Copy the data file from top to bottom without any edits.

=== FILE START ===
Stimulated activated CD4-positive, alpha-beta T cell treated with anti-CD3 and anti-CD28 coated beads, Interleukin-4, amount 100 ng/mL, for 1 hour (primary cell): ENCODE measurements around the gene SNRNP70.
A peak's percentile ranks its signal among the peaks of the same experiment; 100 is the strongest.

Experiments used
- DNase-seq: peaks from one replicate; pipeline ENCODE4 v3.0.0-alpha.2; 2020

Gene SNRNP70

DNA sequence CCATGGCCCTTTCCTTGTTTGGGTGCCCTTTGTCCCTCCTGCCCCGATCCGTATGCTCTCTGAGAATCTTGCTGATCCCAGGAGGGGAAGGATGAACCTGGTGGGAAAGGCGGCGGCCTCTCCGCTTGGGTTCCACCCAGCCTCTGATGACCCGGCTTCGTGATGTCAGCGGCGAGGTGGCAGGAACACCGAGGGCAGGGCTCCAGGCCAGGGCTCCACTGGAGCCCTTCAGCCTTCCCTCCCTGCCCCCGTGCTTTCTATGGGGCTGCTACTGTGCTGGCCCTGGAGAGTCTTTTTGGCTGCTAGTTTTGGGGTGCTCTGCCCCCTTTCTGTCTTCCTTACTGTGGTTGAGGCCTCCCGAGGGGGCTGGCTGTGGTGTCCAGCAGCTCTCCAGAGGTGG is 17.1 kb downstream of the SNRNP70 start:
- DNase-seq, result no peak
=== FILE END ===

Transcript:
Stimulated activated CD4-positive, alpha-beta T cell treated with anti-CD3 and anti-CD28 coated beads, Interleukin-4, amount 100 ng/mL, for 1 hour (primary cell): ENCODE measurements around the gene SNRNP70.
A peak's percentile ranks its signal among the peaks of the same experiment; 100 is the strongest.

Experiments used
- DNase-seq: peaks from one replicate; pipeline ENCODE4 v3.0.0-alpha.2; 2020

Gene SNRNP70

DNA sequence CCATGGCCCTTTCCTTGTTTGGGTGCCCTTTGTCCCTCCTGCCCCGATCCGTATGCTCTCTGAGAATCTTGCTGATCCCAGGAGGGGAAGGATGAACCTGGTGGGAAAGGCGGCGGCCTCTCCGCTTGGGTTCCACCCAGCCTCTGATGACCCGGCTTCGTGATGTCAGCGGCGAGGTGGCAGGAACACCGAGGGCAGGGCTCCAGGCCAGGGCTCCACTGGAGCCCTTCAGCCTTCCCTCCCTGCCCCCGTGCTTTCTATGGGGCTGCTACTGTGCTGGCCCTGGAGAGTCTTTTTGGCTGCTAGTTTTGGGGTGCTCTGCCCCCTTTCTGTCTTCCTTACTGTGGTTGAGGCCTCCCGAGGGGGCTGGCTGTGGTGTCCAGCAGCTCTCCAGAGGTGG is 17.1 kb downstream of the SNRNP70 start:
- DNase-seq, result no peak